Colony Collapse Disorder
Why Are Honey Bees Disappearing?
Through the years, U.S. beekeepers have faced obstacles to healthy bee management. Now a new problem—colony collapse disorder (CCD)—threatens honey bees.
Beekeepers have reported higher than normal colony losses since 2006. These high losses have been called colony collapse disorder.
Bee colonies affected by CCD can appear healthy, but then the adult bees disappear from the colonies.
The Mid-Atlantic Apiculture Research and Extension Consortium (MAAREC) is the current clearing house for CCD-based information produced by the CCD Working Group, which has defined the symptoms of CCD colonies as follows:
- Contain no adult bees, with few to no dead bees around the colony
- Contain capped brood
- Contain food stores that are not robbed by neighboring bees or colony pests
- Do not have enough bees to maintain colony brood
- Have a workforce workforce that consists of younger adult bees
- Contain a queen
- Are reluctant to eat food provided by the beekeeper
CCD may not be a new disorder. In past decades, colonies have died in connection with symptoms similar to those of CCD. These historic occurrences may not share a common cause with modern-day CCD, but they do share its symptoms.
The cause of CCD has not been determined and every realistic cause remains a possibility. The following list of causes does not place them in a particular order and is not comprehensive. This list may change based on new research.
For more detailed information about each possible cause, see the original publication, Colony Collapse Disorder (CCD) in Honey Bees.
- Traditional bee pests and diseases.
These are most likely not responsible for CCD because do not produce the symptoms, but they may intensify the problem.
- Bee management.
Management of hives varies among beekeepers, but poor management can make any colony problem worse.
- Queen source.
Queens affect genetic diversity and bee lineage. In the US, only a few breeder queens are used to produce queen bees (and therefore all US honey bees), which leads to poor genetic diversity.
- Chemical use in bee colonies.
Chemicals used to treat bee diseases and pests have been found to have sub-lethal effects even when used according to the label and management recommendations.
- Chemical toxins in the environment.
Bees can be exposed to toxins while foraging, drinking contaminated water, or by inhaling them directly.
- Genetically modified crops.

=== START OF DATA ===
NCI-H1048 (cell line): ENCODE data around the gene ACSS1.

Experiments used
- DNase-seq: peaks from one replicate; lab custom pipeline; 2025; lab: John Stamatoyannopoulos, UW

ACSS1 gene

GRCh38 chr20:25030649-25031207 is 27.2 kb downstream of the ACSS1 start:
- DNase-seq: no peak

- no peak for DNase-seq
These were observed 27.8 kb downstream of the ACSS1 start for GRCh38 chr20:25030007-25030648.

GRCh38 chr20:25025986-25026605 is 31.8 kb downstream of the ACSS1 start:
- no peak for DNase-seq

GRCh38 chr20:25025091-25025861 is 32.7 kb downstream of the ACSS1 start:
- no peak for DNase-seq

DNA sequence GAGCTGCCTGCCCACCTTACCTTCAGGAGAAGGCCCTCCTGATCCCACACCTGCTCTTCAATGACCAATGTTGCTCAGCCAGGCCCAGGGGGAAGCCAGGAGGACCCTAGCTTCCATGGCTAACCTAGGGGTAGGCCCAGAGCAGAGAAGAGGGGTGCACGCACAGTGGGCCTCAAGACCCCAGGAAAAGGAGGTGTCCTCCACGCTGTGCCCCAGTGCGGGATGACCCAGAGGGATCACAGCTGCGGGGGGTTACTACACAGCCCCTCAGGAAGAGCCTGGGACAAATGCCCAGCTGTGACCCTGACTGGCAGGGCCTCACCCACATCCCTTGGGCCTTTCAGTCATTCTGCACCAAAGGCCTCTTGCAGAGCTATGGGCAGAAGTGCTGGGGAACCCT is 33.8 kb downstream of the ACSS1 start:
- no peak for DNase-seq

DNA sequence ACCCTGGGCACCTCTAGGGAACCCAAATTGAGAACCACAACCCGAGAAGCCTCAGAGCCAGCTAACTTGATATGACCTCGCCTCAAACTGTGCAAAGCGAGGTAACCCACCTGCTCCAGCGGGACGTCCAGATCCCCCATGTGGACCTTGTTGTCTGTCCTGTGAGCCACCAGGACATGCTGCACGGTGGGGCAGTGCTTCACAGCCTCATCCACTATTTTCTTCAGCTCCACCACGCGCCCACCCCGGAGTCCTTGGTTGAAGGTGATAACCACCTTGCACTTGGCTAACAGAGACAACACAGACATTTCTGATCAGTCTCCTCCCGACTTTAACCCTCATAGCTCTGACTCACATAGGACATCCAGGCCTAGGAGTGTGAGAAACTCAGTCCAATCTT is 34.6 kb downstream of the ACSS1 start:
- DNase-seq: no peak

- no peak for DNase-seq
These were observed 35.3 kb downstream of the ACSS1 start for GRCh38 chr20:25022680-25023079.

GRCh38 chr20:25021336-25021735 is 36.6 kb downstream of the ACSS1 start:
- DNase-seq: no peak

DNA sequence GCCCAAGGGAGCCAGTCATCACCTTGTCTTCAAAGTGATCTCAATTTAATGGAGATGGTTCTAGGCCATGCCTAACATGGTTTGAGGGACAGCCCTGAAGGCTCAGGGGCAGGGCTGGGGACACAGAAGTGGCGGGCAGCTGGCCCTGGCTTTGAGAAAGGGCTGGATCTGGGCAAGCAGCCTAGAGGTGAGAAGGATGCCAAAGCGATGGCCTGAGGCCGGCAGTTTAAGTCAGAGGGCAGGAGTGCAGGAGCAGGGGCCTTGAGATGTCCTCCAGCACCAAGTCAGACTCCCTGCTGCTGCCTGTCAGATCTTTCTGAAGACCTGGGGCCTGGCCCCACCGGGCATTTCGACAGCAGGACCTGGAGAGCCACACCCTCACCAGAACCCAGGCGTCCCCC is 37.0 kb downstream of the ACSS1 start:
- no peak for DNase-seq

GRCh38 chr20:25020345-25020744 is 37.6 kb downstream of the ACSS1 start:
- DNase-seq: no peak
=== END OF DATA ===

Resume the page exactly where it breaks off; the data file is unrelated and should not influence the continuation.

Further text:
Many GMO seeds are dipped in systemic insecticides that later may appear in the plants' nectar and pollen.
- Varroa mites and associated pathogens.
Varroa mites remain the world's most destructive honey bee killer. The mites, the viruses they transmit, and the chemical treatment they require are considered possible causes of CCD.
Malnutrition causes stress to bees, possibly weakening their immune systems.
- Undiscovered or new pests and diseases. Unidentified or recently introduced pests and pathogens are considered possible causes of CCD.
Many scientists believe that CCD is caused by a combination of the above factors. This combination effect makes CCD more difficult to study.
Most people recognize the importance of honey bees and associate them with honey production. However, honey production is of minor importance compared to bees' role in pollination.
Effects on Industry & Consumers
Beekeepers who keep bees for pollination load their colonies on trucks and move them around the country to pollinate crops.
Growers pay beekeepers to bring honey bees to their fields to ensure adequate pollination of their crops. In return, the growers benefit through higher crop production per acre, larger size and better product shape, and even enhanced product taste.
US agriculture depends on honey bee pollination. No one expects bees to disappear altogether, but if bees continue to die at the current rates, we may experience increased food prices and decreased food availability.
Signs of Environmental Problems
Honey bees are biological indicators, meaning that honey bee health reflects the general health of the environment. Bee losses are possibly a symptom of a much greater environmental problem.
Beekeepers, governmental officials, and scientists from universities, industries, and the USDA have initiated a number of investigations into the possible causes of CCD.
It is safe to assume that most potential causes of CCD are being investigated. Many granting agencies have realized the importance of honey bees and have distributed research funds in an effort to find the cause and a cure.
Although the causes of colony collapse disorder are not yet known, the following recommendations may provide beekeepers with some options:
- Do not combine collapsing colonies with healthy ones.
- If you find abandoned hive equipment, and the cause of bee death is suspicious, store the equipment so other bees cannot live in it. Do not reuse this equipment.
- Use an integrated pest management (IPM) approach for varroa control in honey bee colonies. This will minimize bee exposure to potentially toxic chemicals.
- Keep colonies strong by practicing best management practices.
For more detailed discussion of these tips, see the original publication, Colony Collapse Disorder (CCD) in Honey Bees. Contact your local Extension agent for more information about CCD, honey bees, or beekeeping in general.
Adapted and excerpted from:
J. Ellis, Colony Collapse Disorder (CCD) in Honey Bees (ENY-150), UF/IFAS Entomology and Nematology Department (rev. 07/2010).
Related Sites & Articles
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- Other Sites & Publications
- Colony Collapse Disorder--ARS/USDA
- Colony Collapse Disorder--FDACS
- Colony Collapse Disorder--Mid-Atlantic Apiary Research and Extension Consortium